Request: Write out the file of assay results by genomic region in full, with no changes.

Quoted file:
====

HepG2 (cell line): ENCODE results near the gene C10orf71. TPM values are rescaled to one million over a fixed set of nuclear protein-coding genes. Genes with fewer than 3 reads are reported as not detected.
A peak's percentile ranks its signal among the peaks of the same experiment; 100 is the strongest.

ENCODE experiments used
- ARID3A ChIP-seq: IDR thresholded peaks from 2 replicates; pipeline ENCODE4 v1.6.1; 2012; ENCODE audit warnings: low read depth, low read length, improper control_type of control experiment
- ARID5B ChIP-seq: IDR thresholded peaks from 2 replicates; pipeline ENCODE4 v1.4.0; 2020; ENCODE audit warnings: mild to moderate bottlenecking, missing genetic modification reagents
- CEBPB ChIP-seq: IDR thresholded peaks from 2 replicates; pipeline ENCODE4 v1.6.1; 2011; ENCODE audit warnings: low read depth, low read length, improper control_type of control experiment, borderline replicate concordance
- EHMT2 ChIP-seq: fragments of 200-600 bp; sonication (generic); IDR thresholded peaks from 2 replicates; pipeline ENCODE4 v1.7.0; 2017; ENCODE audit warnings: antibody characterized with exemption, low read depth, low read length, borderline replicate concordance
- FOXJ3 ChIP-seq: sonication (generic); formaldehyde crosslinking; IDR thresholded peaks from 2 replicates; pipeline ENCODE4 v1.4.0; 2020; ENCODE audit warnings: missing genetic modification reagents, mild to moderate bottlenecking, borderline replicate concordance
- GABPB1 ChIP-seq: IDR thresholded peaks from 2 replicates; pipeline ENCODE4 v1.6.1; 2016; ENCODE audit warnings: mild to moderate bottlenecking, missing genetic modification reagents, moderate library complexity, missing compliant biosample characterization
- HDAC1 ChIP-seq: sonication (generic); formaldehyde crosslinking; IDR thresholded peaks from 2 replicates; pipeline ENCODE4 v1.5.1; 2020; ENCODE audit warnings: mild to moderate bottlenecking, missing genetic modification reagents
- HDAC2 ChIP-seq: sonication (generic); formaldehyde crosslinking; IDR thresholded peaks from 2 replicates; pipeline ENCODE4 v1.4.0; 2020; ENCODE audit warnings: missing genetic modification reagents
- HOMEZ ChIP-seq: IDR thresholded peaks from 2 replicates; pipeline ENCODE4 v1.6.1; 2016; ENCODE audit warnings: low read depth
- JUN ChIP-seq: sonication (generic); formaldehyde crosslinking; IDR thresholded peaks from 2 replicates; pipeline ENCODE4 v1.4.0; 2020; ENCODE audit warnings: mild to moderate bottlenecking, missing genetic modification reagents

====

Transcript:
HepG2 (cell line): ENCODE results near the gene C10orf71. TPM values are rescaled to one million over a fixed set of nuclear protein-coding genes. Genes with fewer than 3 reads are reported as not detected.
A peak's percentile ranks its signal among the peaks of the same experiment; 100 is the strongest.

ENCODE experiments used
- ARID3A ChIP-seq: IDR thresholded peaks from 2 replicates; pipeline ENCODE4 v1.6.1; 2012; ENCODE audit warnings: low read depth, low read length, improper control_type of control experiment
- ARID5B ChIP-seq: IDR thresholded peaks from 2 replicates; pipeline ENCODE4 v1.4.0; 2020; ENCODE audit warnings: mild to moderate bottlenecking, missing genetic modification reagents
- CEBPB ChIP-seq: IDR thresholded peaks from 2 replicates; pipeline ENCODE4 v1.6.1; 2011; ENCODE audit warnings: low read depth, low read length, improper control_type of control experiment, borderline replicate concordance
- EHMT2 ChIP-seq: fragments of 200-600 bp; sonication (generic); IDR thresholded peaks from 2 replicates; pipeline ENCODE4 v1.7.0; 2017; ENCODE audit warnings: antibody characterized with exemption, low read depth, low read length, borderline replicate concordance
- FOXJ3 ChIP-seq: sonication (generic); formaldehyde crosslinking; IDR thresholded peaks from 2 replicates; pipeline ENCODE4 v1.4.0; 2020; ENCODE audit warnings: missing genetic modification reagents, mild to moderate bottlenecking, borderline replicate concordance
- GABPB1 ChIP-seq: IDR thresholded peaks from 2 replicates; pipeline ENCODE4 v1.6.1; 2016; ENCODE audit warnings: mild to moderate bottlenecking, missing genetic modification reagents, moderate library complexity, missing compliant biosample characterization
- HDAC1 ChIP-seq: sonication (generic); formaldehyde crosslinking; IDR thresholded peaks from 2 replicates; pipeline ENCODE4 v1.5.1; 2020; ENCODE audit warnings: mild to moderate bottlenecking, missing genetic modification reagents
- HDAC2 ChIP-seq: sonication (generic); formaldehyde crosslinking; IDR thresholded peaks from 2 replicates; pipeline ENCODE4 v1.4.0; 2020; ENCODE audit warnings: missing genetic modification reagents
- HOMEZ ChIP-seq: IDR thresholded peaks from 2 replicates; pipeline ENCODE4 v1.6.1; 2016; ENCODE audit warnings: low read depth
- JUN ChIP-seq: sonication (generic); formaldehyde crosslinking; IDR thresholded peaks from 2 replicates; pipeline ENCODE4 v1.4.0; 2020; ENCODE audit warnings: mild to moderate bottlenecking, missing genetic modification reagents